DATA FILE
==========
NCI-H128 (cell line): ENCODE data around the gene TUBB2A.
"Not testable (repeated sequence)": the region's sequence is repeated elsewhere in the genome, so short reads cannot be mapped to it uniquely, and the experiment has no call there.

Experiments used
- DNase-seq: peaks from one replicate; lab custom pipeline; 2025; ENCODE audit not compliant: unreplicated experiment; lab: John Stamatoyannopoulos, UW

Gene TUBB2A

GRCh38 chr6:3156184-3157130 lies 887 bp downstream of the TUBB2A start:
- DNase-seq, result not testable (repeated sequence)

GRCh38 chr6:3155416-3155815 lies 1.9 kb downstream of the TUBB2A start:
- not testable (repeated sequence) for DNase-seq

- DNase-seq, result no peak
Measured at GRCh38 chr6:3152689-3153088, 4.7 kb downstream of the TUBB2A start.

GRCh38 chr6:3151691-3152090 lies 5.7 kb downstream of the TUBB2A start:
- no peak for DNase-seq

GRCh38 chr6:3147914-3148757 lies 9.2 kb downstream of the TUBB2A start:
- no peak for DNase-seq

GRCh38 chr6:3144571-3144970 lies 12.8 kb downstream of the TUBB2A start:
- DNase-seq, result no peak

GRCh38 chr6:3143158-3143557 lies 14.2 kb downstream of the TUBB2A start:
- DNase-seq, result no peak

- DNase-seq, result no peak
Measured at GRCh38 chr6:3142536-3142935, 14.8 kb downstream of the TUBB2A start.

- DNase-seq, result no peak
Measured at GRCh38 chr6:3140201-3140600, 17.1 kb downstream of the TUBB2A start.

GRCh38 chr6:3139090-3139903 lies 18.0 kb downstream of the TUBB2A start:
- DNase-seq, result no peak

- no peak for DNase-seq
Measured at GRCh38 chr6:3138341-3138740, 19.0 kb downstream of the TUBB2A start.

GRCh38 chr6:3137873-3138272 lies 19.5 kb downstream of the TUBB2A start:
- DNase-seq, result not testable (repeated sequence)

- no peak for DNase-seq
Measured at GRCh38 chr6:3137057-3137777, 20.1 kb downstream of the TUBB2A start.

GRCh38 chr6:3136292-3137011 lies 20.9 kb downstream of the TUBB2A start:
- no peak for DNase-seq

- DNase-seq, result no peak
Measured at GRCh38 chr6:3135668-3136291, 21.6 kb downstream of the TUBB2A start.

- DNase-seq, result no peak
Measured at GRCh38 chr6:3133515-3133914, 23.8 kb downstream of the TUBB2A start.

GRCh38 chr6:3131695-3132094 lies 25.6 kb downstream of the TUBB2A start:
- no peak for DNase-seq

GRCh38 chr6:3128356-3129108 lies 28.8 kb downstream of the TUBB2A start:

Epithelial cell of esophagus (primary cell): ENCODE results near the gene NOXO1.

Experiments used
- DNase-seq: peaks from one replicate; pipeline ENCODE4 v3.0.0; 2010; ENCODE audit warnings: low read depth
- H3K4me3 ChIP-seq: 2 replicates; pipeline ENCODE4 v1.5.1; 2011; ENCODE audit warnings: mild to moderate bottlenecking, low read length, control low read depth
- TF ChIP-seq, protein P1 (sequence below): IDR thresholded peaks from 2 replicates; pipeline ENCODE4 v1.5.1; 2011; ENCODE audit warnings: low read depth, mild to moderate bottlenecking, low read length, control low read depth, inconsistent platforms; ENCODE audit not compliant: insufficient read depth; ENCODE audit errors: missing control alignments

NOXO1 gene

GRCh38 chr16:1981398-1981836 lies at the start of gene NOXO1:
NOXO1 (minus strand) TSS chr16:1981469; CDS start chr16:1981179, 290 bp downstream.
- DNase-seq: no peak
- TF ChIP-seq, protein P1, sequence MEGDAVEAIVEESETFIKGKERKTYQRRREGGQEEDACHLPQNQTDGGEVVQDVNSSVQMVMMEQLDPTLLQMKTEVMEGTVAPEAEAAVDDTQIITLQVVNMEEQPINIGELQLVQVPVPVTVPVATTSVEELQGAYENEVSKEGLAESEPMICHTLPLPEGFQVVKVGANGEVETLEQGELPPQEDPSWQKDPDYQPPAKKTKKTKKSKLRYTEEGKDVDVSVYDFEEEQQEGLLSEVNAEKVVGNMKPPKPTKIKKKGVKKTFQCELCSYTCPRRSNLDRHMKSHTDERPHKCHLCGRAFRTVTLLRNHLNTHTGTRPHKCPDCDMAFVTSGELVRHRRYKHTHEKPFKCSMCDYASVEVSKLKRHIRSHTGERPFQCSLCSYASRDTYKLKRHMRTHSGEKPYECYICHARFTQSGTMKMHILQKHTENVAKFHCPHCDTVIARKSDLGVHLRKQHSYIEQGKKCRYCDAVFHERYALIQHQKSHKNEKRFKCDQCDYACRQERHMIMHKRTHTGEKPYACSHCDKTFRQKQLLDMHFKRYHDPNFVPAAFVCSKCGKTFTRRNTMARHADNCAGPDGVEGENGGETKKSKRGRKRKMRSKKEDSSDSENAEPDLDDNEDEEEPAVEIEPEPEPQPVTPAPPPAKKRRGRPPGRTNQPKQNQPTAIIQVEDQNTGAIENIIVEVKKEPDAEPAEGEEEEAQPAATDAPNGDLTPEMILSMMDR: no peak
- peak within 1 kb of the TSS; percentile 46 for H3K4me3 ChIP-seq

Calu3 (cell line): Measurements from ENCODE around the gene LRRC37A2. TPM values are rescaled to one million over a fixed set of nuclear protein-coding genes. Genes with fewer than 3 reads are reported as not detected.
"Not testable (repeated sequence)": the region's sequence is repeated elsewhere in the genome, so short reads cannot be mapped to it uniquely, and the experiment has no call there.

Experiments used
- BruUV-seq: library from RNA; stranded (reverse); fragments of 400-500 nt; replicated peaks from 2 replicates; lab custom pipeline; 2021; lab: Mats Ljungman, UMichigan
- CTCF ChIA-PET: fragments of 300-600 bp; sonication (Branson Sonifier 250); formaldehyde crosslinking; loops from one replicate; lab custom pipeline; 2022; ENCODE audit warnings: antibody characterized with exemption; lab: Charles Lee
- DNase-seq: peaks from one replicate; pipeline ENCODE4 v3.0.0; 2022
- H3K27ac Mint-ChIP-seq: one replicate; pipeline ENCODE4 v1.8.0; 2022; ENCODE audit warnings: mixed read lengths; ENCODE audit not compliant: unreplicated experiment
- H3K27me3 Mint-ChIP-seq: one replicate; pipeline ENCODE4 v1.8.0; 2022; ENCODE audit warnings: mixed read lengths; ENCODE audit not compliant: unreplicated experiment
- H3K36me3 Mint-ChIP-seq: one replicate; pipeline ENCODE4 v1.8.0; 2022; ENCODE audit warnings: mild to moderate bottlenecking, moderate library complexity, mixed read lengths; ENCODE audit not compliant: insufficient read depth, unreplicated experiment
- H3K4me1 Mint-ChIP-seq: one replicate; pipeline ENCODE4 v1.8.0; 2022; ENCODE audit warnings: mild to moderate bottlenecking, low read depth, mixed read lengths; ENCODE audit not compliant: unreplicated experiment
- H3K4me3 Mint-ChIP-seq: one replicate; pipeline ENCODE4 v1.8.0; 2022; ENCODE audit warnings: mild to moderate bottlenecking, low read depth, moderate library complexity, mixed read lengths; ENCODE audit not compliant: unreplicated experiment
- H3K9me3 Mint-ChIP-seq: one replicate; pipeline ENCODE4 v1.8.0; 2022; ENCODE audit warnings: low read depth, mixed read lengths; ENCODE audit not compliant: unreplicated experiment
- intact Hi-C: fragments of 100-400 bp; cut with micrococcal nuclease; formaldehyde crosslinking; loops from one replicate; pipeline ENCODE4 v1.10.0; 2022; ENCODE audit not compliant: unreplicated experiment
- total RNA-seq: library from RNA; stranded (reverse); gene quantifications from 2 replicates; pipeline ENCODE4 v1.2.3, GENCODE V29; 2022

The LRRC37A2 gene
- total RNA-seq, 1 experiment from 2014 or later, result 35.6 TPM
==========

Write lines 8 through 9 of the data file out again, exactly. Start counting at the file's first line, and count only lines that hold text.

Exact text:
GRCh38 chr6:3155416-3155815 lies 1.9 kb downstream of the TUBB2A start:
- not testable (repeated sequence) for DNase-seq